Written by J. Michael Cole.
I will always remember the chilling sound of the riot police’s rubber truncheons viciously hitting the young flesh and bones of the peaceful protesters. Hundreds of protesters were on their knees, their hands extended into the charged evening air in a peaceful gesture. Across from, row upon row of helmeted riot squads, armed with plexiglass shields, batons, and the usual accoutrement of the nasty business, had been given the order to crack down.
A few hundred meters behind us, hundreds of protesters had earlier broken into the Executive Yuan, the government’s nerve center. That same evening, the “rioters,” as the government came to call them, would be bloodied in a brutal expulsion by police. A week later, hundreds of pro-Chinese Communist Party (CCP) gangsters would take to the streets in an attempt to physically assault the young protesters.
Those all-too-familiar scenes did not take place in troubled Hong Kong in recent weeks. Rather, they occurred in downtown Taipei, Taiwan, at the height of the Sunflower Movement’s occupation of the Legislative Yuan, Taiwan’s parliament, in March and April 2014.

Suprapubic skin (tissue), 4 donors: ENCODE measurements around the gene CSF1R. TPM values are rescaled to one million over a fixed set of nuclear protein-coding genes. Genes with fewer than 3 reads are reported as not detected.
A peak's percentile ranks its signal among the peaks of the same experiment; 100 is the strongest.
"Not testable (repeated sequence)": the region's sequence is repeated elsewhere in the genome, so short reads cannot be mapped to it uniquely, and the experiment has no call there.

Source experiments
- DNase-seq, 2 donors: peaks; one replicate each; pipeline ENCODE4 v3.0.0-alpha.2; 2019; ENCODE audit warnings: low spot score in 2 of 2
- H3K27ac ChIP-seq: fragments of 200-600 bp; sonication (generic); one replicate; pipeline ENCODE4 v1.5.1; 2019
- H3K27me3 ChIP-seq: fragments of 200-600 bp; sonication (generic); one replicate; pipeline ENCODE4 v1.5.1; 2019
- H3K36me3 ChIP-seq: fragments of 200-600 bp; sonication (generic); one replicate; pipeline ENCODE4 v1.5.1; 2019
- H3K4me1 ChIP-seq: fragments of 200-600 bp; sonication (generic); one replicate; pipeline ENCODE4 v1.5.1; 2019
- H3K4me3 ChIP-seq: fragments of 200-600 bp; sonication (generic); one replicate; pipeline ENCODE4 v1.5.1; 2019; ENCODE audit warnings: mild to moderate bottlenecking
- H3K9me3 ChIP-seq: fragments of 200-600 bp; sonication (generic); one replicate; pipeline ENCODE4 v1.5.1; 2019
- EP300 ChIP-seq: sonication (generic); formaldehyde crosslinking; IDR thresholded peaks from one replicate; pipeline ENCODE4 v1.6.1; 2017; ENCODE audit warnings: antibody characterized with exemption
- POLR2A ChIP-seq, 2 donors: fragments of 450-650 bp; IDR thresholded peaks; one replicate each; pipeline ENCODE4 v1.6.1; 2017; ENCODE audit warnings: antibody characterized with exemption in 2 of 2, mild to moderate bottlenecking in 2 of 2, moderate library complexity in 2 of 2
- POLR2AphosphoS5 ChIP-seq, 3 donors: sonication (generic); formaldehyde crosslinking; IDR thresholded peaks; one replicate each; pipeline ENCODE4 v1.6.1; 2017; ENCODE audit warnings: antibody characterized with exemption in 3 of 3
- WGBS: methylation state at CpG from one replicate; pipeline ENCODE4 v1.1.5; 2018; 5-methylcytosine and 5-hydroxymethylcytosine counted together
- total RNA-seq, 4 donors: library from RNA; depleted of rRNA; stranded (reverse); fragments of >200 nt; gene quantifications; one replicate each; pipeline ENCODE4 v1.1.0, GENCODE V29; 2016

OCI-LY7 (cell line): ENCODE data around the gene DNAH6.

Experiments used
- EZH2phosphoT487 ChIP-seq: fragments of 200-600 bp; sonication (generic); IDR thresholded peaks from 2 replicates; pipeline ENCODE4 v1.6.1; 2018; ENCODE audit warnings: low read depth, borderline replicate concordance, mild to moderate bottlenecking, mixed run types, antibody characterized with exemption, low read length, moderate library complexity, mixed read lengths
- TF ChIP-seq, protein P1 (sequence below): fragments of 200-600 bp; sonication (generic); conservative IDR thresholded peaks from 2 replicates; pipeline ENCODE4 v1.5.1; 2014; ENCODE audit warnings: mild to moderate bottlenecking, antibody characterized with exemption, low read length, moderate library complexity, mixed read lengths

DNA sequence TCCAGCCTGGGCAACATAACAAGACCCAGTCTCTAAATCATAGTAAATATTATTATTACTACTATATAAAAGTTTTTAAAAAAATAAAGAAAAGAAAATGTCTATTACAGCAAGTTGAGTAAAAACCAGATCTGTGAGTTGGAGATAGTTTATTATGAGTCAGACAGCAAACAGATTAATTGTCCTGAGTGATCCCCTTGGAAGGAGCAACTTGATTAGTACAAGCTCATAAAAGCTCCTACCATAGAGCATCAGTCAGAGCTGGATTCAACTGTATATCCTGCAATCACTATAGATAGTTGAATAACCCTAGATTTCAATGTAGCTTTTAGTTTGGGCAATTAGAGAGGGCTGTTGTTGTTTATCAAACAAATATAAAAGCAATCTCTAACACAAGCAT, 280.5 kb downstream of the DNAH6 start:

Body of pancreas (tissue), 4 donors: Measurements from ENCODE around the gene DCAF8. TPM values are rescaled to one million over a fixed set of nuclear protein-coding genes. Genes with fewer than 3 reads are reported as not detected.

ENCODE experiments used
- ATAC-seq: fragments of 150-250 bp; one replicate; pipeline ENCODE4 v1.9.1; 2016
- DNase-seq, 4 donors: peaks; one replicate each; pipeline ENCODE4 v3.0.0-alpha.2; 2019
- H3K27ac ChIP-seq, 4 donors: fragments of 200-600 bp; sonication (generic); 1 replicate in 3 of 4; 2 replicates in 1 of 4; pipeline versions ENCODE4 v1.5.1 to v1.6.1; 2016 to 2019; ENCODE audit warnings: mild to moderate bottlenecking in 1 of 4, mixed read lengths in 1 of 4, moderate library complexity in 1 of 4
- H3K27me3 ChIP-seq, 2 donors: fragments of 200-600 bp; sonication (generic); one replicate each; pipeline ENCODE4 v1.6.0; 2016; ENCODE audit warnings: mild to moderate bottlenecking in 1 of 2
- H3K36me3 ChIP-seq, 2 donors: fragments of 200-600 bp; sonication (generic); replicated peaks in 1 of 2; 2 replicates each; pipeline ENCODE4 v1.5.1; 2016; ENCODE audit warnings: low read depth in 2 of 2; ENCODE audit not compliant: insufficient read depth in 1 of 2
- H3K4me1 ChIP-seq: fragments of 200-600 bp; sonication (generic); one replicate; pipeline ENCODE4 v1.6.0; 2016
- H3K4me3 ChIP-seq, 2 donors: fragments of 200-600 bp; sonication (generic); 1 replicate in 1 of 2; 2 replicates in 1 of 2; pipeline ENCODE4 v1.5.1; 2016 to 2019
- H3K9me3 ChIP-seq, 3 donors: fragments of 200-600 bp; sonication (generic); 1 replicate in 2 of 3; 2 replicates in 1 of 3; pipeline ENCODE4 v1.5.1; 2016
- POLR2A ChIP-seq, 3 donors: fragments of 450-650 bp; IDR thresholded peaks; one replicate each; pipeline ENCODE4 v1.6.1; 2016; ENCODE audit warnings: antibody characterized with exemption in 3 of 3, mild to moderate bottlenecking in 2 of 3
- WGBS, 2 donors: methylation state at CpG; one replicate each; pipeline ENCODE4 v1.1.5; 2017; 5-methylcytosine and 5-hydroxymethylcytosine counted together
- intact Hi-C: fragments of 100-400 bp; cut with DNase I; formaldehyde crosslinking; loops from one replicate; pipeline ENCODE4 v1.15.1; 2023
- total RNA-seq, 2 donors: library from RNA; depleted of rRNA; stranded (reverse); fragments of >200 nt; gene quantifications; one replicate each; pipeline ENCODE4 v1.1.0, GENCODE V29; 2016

What triggered the unprecedented mobilization by civil society and the attendant political crisis wasn’t an Extradition Bill that threatened to spirit crime suspects into the Orwellian justice system to the Mainland, or even the stubbornly dysfunctional “one country, two systems” and the co-opted, unaccountable elite that straddles the former British colony. The protests were instead sparked off by a much less existential, and yet controversial Cross-Strait Services Trade Agreement (CSSTA) that, critics said, had been negotiated with Beijing with insufficient transparency and which threatened to expose various sectors of Taiwan’s economy to Chinese rapacity. At one point, more than half a million people took part in the three-weeks-long protests, while hundreds of thousands of others supported the movement by sharing posts on social media.